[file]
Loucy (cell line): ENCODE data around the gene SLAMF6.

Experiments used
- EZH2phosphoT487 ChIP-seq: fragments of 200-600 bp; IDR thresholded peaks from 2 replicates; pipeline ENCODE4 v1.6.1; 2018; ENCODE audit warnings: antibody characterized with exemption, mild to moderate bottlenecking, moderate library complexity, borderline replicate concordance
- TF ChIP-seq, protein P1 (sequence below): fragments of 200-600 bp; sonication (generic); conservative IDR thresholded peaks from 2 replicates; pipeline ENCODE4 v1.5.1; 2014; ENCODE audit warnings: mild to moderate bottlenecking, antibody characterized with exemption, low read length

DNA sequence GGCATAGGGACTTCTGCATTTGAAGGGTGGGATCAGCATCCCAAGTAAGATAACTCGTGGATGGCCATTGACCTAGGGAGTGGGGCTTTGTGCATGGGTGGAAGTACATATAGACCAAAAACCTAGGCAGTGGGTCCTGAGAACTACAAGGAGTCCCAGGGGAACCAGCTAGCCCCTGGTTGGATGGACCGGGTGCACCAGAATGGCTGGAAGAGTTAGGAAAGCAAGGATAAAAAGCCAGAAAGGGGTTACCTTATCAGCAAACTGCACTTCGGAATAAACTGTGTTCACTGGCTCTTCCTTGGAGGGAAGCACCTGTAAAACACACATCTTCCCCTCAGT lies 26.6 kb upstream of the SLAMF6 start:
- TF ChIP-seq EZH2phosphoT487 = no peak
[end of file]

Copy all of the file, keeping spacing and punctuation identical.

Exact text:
Loucy (cell line): ENCODE data around the gene SLAMF6.

Experiments used
- EZH2phosphoT487 ChIP-seq: fragments of 200-600 bp; IDR thresholded peaks from 2 replicates; pipeline ENCODE4 v1.6.1; 2018; ENCODE audit warnings: antibody characterized with exemption, mild to moderate bottlenecking, moderate library complexity, borderline replicate concordance
- TF ChIP-seq, protein P1 (sequence below): fragments of 200-600 bp; sonication (generic); conservative IDR thresholded peaks from 2 replicates; pipeline ENCODE4 v1.5.1; 2014; ENCODE audit warnings: mild to moderate bottlenecking, antibody characterized with exemption, low read length

DNA sequence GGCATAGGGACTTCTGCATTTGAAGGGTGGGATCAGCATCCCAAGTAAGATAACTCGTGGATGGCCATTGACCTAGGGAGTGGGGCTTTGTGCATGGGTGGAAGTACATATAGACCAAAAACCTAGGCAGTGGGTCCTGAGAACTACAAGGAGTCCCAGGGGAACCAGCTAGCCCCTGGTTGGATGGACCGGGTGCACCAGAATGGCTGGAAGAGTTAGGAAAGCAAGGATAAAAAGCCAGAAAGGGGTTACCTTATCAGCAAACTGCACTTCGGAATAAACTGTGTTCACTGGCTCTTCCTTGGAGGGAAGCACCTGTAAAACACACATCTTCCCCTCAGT lies 26.6 kb upstream of the SLAMF6 start:
- TF ChIP-seq EZH2phosphoT487 = no peak